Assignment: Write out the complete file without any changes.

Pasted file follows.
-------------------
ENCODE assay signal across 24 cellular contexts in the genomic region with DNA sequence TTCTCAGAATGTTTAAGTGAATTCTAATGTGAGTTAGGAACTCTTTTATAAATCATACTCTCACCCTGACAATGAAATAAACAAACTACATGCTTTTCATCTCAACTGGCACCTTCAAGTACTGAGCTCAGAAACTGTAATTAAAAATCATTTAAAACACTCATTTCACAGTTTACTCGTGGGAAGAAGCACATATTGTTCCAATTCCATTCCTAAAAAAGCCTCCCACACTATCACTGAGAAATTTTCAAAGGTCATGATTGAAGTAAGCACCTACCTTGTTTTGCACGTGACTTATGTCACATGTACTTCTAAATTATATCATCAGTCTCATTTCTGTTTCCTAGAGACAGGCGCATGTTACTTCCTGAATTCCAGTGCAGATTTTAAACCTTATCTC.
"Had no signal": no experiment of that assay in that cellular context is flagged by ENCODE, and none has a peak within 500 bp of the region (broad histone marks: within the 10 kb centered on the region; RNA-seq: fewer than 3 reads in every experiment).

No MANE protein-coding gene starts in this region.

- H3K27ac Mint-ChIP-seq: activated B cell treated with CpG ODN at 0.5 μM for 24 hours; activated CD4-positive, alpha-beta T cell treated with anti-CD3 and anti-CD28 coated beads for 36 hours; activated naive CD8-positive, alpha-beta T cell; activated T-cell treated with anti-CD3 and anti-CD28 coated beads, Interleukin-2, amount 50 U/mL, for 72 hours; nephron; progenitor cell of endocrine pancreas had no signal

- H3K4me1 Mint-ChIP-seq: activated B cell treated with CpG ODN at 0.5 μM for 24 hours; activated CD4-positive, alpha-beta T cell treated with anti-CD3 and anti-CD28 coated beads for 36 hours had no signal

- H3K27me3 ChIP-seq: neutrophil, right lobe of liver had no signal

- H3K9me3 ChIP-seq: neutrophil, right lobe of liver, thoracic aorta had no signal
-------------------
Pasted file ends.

ENCODE assay signal across 24 cellular contexts in the genomic region with DNA sequence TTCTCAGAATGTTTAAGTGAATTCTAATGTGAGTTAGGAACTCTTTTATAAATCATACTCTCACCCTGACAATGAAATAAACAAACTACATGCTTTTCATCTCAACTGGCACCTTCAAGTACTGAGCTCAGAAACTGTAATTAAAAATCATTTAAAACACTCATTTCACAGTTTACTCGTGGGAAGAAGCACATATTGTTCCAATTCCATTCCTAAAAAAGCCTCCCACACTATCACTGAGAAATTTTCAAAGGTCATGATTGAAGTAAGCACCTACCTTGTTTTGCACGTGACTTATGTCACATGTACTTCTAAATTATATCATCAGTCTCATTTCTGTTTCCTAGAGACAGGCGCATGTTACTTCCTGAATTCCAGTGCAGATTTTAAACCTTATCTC.
"Had no signal": no experiment of that assay in that cellular context is flagged by ENCODE, and none has a peak within 500 bp of the region (broad histone marks: within the 10 kb centered on the region; RNA-seq: fewer than 3 reads in every experiment).

No MANE protein-coding gene starts in this region.

- H3K27ac Mint-ChIP-seq: activated B cell treated with CpG ODN at 0.5 μM for 24 hours; activated CD4-positive, alpha-beta T cell treated with anti-CD3 and anti-CD28 coated beads for 36 hours; activated naive CD8-positive, alpha-beta T cell; activated T-cell treated with anti-CD3 and anti-CD28 coated beads, Interleukin-2, amount 50 U/mL, for 72 hours; nephron; progenitor cell of endocrine pancreas had no signal

- H3K4me1 Mint-ChIP-seq: activated B cell treated with CpG ODN at 0.5 μM for 24 hours; activated CD4-positive, alpha-beta T cell treated with anti-CD3 and anti-CD28 coated beads for 36 hours had no signal

- H3K27me3 ChIP-seq: neutrophil, right lobe of liver had no signal

- H3K9me3 ChIP-seq: neutrophil, right lobe of liver, thoracic aorta had no signal